Todd Muller has slammed a new plan by the Government to boost primary sector exports by $44 billion over the coming decade.
National's leader - formerly the party's spokesperson for agriculture - accused the Government of neglecting the dairy, sheep and beef sectors in the plan, which Muller called the "main drivers" of the primary sector.
"This clumsy and incompetent Government has created a huge amount of stress for farming families with their inability to get the policy settings around the Emissions Trading Scheme correct, creating perverse incentives for turning productive farmland into pine plantations, and by threatening huge costs and unattainable targets through the Essential Freshwater proposals" Muller said on Tuesday.
"While it's good to finally see the Government wake up to the benefits of free trade agreements and research and development, they should also be focused on capitalising on our existing competitive advantage and encouraging our existing industries to grow."
The Fit for a Better World plan outlines the Government's roadmap for placing the primary industries at the heart of the country's post-COVID-19 economic recovery.
Prime Minister Jacinda Ardern said the plan is an attempt to spell out practical ways for the sector to "fetch more value, create more jobs and bolster our green reputation in a global pandemic environment".
The Government is seeking to lift export earnings by $10 billion per annum by 2030, to bring in a cumulative total of $44 billion in the coming decade.
As well as its economic objectives, the plan also included sustainability and inclusiveness goals, aimed at getting more Kiwis from "all walks of life" into the primary sector.
National's agriculture spokesperson David Bennett said the plan was misguided.
"Farmers will shudder at the document's multiple suggestions that the entire sector needs 'transformation'. No one will deny the need for progress and evolution, but we should acknowledge that we currently are the most productive and sustainable food and fibre producers in the world and build on this," Bennett said.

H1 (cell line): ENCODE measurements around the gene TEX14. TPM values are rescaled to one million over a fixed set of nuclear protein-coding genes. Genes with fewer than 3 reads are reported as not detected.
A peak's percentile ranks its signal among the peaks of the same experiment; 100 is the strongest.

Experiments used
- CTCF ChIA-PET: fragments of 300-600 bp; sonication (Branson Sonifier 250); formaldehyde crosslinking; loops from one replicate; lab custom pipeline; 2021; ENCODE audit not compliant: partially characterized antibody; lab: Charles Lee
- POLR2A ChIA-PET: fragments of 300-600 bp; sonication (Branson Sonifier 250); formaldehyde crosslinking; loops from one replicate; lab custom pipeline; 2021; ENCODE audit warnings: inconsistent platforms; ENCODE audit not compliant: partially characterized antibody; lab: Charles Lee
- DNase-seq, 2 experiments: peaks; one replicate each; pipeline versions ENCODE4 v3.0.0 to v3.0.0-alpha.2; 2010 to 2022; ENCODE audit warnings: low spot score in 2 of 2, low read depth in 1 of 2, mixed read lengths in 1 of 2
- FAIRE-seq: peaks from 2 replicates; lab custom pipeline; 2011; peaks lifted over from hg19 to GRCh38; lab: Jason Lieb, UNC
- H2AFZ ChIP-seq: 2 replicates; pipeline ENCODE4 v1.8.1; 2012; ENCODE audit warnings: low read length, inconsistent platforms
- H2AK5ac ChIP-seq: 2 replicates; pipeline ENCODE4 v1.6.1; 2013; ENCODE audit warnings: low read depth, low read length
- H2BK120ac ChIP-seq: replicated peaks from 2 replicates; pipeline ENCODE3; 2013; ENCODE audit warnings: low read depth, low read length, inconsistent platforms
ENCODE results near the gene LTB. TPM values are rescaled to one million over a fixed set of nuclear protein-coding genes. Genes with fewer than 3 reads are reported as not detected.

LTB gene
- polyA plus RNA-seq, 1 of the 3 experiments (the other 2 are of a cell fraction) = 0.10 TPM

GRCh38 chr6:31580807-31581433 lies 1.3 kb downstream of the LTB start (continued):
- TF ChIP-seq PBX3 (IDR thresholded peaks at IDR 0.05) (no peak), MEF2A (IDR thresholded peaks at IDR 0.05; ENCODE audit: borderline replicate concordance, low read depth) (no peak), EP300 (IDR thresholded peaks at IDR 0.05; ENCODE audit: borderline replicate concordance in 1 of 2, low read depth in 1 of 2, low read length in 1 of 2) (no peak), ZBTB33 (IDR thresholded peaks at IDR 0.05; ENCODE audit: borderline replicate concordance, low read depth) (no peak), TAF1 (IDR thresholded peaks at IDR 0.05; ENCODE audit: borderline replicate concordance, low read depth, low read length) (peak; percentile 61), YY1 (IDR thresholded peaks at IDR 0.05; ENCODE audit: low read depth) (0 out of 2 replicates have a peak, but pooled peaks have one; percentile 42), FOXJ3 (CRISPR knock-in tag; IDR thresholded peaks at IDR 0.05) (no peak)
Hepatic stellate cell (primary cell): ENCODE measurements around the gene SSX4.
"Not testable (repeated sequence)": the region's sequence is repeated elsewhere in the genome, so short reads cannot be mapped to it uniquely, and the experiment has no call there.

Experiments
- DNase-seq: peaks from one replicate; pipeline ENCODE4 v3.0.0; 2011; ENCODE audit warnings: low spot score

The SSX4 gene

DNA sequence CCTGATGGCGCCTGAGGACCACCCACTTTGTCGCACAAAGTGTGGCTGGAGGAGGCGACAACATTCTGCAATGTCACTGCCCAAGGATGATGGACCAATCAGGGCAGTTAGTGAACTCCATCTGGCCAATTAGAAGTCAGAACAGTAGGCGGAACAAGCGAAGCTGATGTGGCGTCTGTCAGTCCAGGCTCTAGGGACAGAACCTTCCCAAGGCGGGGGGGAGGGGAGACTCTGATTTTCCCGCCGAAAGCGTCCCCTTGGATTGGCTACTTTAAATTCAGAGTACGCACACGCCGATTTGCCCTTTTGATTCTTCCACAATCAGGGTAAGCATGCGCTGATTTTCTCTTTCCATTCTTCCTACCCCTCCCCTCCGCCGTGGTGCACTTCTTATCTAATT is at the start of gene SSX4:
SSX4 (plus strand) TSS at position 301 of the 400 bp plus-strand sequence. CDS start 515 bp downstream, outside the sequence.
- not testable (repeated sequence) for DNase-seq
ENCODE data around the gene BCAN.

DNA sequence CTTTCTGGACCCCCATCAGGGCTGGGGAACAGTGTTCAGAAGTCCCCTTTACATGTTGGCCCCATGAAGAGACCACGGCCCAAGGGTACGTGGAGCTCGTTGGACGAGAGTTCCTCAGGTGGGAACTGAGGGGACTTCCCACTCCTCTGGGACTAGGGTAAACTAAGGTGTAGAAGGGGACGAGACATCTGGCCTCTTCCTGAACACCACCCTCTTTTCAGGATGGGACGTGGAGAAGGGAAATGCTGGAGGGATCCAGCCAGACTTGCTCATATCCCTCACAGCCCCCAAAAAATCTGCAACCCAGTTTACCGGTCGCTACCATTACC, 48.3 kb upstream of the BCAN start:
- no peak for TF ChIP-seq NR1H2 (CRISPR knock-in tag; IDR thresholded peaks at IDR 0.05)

"Goals like doubling New Zealand's ag exports are unrealistic when other goals such as lowering biogenic methane 24-47 per cent from 2017 levels will require major production reductions, and are estimated to cost the economy $5-$12 billion."
The plan was welcomed by Irrigation New Zealand, which said it was "greatly encouraged" the Government had recognised the need for water storage in the country.
"The strategy identifies what our sector has been championing for some time: that access to water provides for land-use flexibility which can also contribute to lower emissions; supports community resilience; and assists in climate change preparedness," said Elizabeth Soal, IrrigationNZ's chief executive.
"The Fit for a Better World strategy also identifies potential growth in horticulture - which is largely reliant on accessible water - and Māori agribusiness. These are both areas that will benefit significantly from further access to reliable, stored water.
"However, it is unclear what funding will look like to enable this part of the Government's new strategy, or what mechanisms and departments will be responsible for leading the 'focused development' of water storage," Soal said.
Horticulture New Zealand also called the plan encouraging, though expressed some reservations.
"We are encouraged to see that the proposal identifies a key opportunity to accelerate the horticulture industry's development, which fits perfectly with our own work," says Barry O'Neil, president of HortNZ.
"That said, we realise that growers and horticulture's governance groups have not been part of the Primary Sector Council's work on developing Fit for a Better World. As a result, over the next few months, we will be discussing with them the approach to implementation the horticulture industry can jointly take with Government."